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Paris banks raided in €100 billion tax fraud probe

Published March 28, 2023last updated March 28, 2023

French and German prosecutors and investigators conducted searches in and around the French capital. Financial prosecutors say the raid focused on dividend stripping.

 Headquarters of French banking giant Societe Generale
The Societe Generale was reportedly among five banks raided on TuesdayImage: Vincent Isore/IP3press/IMAGO

French authorities on Tuesday conducted raids in and around Paris in what they say is a possible tax fraud case that may have cost governments more than €100 billion ($108 billion).

A spokesperson for France's Financial Prosecutor's Office (PNF) said the raids, which began at 9:30 a.m. and were still ongoing at midday, targeted four French banks and one international bank on suspicion of money laundering and fiscal fraud.

The banks being investigated are: Societe Generale , BNP Paribas, Exane, Natixis and HSBC.

Why did the raids take place?

PNF representatives said the investigations are linked to legally dubious "cum cum" practices in which banks create overly complex legal structures as a way to allow wealthy clients to skip out on tax liabilities for dividends. 

Authorities say Societe Generale, BNP Paribas, BNP Paribas subsidiary Exane, Natixis and the British banking behemoth HSBC are suspected of aggravated tax fraud laundering. Moreover, BNP and Exane are suspected of aggravated tax fraud. 

Tuesday's raids are linked to PNF investigations opened in December 2021.

"The ongoing operations, which have required several months of preparation, are being carried out by 16 investigating judges and over 150 investigation agents," according to a PNF statement issued Tuesday.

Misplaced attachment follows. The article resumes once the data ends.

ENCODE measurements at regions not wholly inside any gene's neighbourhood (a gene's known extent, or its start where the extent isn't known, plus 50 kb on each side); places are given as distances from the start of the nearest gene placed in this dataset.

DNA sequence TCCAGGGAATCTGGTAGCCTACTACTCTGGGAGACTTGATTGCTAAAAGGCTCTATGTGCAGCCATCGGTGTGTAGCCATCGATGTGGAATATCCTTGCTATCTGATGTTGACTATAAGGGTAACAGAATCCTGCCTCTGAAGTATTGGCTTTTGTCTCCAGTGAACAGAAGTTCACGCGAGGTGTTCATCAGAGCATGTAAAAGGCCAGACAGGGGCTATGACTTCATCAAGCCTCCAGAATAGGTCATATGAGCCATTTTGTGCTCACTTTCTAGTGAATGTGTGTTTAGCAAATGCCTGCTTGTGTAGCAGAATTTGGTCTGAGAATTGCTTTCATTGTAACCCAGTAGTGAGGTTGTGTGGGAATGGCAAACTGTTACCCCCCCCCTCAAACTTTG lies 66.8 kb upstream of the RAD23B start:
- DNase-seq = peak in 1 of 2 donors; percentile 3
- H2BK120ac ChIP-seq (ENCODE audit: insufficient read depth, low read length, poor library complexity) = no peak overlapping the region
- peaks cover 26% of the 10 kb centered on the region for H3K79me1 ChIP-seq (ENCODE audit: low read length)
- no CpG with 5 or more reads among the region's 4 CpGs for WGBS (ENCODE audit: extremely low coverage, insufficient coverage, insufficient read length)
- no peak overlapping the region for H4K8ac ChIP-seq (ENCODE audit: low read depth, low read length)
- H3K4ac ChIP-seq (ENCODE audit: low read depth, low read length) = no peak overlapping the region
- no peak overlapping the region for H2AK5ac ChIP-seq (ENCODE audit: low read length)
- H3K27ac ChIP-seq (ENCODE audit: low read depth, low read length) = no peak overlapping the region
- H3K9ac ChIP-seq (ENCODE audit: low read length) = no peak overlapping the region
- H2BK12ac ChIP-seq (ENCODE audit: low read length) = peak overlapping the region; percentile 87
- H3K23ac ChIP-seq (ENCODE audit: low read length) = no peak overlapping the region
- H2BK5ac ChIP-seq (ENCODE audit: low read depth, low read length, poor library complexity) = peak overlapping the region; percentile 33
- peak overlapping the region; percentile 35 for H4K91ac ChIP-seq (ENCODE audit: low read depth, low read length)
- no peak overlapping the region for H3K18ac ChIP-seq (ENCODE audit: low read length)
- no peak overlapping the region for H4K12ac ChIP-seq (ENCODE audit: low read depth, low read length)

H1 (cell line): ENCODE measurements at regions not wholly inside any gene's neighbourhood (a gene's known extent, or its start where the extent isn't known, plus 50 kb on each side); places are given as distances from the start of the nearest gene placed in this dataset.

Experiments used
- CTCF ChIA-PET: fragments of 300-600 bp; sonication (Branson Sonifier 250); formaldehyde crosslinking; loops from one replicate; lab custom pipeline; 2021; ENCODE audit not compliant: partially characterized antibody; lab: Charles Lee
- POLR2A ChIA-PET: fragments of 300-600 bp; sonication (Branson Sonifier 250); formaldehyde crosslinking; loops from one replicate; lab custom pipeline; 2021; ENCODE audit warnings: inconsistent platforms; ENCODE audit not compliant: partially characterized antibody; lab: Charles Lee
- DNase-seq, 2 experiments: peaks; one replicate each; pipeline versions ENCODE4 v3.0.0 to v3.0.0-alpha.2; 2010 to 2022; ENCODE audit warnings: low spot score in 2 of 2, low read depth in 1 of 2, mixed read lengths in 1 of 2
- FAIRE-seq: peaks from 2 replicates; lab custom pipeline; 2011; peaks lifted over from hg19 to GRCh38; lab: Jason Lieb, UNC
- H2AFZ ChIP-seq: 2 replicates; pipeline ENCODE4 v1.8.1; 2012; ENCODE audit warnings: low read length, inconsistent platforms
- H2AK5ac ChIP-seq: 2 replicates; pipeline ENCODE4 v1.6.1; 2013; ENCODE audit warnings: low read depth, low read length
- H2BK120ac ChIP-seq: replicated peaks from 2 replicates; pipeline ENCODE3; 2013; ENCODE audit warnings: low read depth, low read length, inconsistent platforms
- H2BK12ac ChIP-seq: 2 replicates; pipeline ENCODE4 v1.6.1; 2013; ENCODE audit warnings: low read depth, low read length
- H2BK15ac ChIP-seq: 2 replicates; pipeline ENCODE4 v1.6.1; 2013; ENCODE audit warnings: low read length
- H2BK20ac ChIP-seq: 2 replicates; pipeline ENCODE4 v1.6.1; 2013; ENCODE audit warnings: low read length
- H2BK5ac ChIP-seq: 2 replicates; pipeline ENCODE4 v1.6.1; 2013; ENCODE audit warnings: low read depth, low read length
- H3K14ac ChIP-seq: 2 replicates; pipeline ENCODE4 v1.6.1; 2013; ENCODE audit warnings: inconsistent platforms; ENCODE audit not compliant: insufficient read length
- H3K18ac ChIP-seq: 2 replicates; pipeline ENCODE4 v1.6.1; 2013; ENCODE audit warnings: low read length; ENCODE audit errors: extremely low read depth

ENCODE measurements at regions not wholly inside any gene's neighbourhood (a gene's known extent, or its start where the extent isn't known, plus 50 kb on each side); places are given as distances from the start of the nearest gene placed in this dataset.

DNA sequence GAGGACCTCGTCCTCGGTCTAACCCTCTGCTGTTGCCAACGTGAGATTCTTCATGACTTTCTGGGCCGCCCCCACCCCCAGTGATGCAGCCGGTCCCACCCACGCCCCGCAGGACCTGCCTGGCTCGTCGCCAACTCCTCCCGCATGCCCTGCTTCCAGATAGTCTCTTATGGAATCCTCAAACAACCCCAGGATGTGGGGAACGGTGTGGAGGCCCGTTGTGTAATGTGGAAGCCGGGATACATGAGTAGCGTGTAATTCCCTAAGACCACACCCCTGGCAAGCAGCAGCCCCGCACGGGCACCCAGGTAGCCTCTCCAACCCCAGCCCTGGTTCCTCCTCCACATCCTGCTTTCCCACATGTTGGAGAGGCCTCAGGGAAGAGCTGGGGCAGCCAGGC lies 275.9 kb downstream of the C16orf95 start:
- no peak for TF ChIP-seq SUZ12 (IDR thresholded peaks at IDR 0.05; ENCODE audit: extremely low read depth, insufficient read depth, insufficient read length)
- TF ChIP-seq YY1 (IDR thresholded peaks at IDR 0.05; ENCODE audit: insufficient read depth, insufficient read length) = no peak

Some six prosecutors from the western German city of Cologne were also involved in the raids.

What are 'cum cum' practices?

Though widely used in the banking industry for decades, cum cum practices became more widely known through the 2018 "CumEx Files," a reporting project led by the German investigative media outfit Correctiv. Cum-ex is Latin for "with-without," describing the nature of miraculously disappearing dividends. 

In its research, Correctiv and associated media outlets found that banks, stock traders and lawyers had successfully managed to split dividends in such a way as to avoid as much as $62.9 billion in taxes across Europe, with Germany (ca. $36.2 billion) and France (ca. $17 billion) being by far the biggest victims.

The scandal reached the highest levels of government in Germany, with Chancellor Olaf Scholz called to testify three times under oath over his relationship with the Warburg Bank and what he knew about its practices. 

Germany's Scholz testifies at fraud inquiry: DW's Melinda Crane

js/jcg (AFP, Reuters)